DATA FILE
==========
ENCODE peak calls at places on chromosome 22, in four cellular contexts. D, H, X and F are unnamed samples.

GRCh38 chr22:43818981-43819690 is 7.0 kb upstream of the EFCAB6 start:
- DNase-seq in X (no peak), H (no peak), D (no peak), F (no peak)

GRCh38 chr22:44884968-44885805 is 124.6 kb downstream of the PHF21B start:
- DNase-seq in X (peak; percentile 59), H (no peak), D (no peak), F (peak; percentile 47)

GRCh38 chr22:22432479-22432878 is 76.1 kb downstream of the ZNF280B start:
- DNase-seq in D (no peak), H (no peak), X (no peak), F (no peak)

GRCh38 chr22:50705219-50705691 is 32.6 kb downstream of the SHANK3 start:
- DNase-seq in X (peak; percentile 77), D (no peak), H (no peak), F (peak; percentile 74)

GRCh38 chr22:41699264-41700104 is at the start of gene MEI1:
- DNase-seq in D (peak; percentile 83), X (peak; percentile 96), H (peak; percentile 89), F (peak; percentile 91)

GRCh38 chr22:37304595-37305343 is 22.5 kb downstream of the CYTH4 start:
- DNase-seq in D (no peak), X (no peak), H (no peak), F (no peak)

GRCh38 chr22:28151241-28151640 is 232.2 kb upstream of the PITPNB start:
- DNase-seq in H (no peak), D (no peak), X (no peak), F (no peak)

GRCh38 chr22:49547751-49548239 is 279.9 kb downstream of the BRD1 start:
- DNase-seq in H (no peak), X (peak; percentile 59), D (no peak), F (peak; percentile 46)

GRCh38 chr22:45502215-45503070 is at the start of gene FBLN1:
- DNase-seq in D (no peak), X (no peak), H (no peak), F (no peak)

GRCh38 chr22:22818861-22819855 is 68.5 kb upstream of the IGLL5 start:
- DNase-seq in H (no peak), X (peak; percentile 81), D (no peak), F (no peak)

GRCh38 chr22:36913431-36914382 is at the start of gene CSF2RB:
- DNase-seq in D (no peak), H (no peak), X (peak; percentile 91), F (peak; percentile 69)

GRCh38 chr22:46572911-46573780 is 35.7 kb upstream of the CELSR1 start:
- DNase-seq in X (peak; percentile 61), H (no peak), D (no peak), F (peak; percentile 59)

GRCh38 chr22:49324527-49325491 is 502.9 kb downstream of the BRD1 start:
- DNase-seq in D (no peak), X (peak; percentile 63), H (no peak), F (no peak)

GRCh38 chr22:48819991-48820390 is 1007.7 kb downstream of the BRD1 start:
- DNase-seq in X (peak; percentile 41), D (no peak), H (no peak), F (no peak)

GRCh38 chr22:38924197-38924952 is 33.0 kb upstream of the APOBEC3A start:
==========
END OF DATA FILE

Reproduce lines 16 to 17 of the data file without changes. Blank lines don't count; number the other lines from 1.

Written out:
GRCh38 chr22:49547751-49548239 is 279.9 kb downstream of the BRD1 start:
- DNase-seq in H (no peak), X (peak; percentile 59), D (no peak), F (peak; percentile 46)